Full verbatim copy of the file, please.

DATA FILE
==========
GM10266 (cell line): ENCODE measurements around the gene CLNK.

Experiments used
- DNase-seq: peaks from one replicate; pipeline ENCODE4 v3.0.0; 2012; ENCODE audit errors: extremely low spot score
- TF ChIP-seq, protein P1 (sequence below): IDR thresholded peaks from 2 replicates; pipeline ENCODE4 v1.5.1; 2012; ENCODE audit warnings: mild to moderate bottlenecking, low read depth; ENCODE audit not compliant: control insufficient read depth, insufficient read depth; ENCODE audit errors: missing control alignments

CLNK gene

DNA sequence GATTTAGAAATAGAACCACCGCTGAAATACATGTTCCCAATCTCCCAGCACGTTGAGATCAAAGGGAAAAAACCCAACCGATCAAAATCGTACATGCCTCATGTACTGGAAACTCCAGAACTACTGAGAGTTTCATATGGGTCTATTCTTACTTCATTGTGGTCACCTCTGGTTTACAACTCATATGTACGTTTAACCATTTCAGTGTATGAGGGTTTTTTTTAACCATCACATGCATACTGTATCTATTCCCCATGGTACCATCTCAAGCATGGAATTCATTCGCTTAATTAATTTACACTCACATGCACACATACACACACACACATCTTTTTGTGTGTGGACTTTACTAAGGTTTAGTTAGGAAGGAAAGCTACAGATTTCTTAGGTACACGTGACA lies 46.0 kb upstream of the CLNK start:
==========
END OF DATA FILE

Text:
GM10266 (cell line): ENCODE measurements around the gene CLNK.

Experiments used
- DNase-seq: peaks from one replicate; pipeline ENCODE4 v3.0.0; 2012; ENCODE audit errors: extremely low spot score
- TF ChIP-seq, protein P1 (sequence below): IDR thresholded peaks from 2 replicates; pipeline ENCODE4 v1.5.1; 2012; ENCODE audit warnings: mild to moderate bottlenecking, low read depth; ENCODE audit not compliant: control insufficient read depth, insufficient read depth; ENCODE audit errors: missing control alignments

CLNK gene

DNA sequence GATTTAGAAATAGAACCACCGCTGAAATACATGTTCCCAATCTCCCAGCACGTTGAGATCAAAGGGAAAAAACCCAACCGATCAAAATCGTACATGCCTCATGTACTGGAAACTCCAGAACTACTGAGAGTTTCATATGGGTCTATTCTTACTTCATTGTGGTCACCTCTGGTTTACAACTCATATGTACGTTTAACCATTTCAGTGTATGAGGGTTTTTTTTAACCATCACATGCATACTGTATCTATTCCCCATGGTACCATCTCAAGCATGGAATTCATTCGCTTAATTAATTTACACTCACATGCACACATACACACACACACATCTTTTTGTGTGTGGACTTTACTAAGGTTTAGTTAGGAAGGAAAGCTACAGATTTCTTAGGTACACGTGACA lies 46.0 kb upstream of the CLNK start: